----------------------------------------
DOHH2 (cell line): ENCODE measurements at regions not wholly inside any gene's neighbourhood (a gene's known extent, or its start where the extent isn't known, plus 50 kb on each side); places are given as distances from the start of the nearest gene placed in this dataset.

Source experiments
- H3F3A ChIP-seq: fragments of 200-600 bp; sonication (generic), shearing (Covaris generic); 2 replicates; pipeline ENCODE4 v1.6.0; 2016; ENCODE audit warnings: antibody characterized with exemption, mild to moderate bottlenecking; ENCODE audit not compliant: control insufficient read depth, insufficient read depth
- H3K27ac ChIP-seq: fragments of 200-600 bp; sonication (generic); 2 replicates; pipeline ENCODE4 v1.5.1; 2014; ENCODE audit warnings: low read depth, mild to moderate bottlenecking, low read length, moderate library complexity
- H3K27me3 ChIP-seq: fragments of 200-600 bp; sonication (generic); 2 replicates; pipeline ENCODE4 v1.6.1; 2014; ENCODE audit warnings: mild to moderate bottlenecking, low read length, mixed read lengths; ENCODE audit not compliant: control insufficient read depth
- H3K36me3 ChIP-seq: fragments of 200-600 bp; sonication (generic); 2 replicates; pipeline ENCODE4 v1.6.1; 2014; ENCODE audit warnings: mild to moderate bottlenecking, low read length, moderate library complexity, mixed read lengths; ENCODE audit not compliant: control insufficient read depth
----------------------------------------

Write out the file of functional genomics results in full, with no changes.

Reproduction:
DOHH2 (cell line): ENCODE measurements at regions not wholly inside any gene's neighbourhood (a gene's known extent, or its start where the extent isn't known, plus 50 kb on each side); places are given as distances from the start of the nearest gene placed in this dataset.

Source experiments
- H3F3A ChIP-seq: fragments of 200-600 bp; sonication (generic), shearing (Covaris generic); 2 replicates; pipeline ENCODE4 v1.6.0; 2016; ENCODE audit warnings: antibody characterized with exemption, mild to moderate bottlenecking; ENCODE audit not compliant: control insufficient read depth, insufficient read depth
- H3K27ac ChIP-seq: fragments of 200-600 bp; sonication (generic); 2 replicates; pipeline ENCODE4 v1.5.1; 2014; ENCODE audit warnings: low read depth, mild to moderate bottlenecking, low read length, moderate library complexity
- H3K27me3 ChIP-seq: fragments of 200-600 bp; sonication (generic); 2 replicates; pipeline ENCODE4 v1.6.1; 2014; ENCODE audit warnings: mild to moderate bottlenecking, low read length, mixed read lengths; ENCODE audit not compliant: control insufficient read depth
- H3K36me3 ChIP-seq: fragments of 200-600 bp; sonication (generic); 2 replicates; pipeline ENCODE4 v1.6.1; 2014; ENCODE audit warnings: mild to moderate bottlenecking, low read length, moderate library complexity, mixed read lengths; ENCODE audit not compliant: control insufficient read depth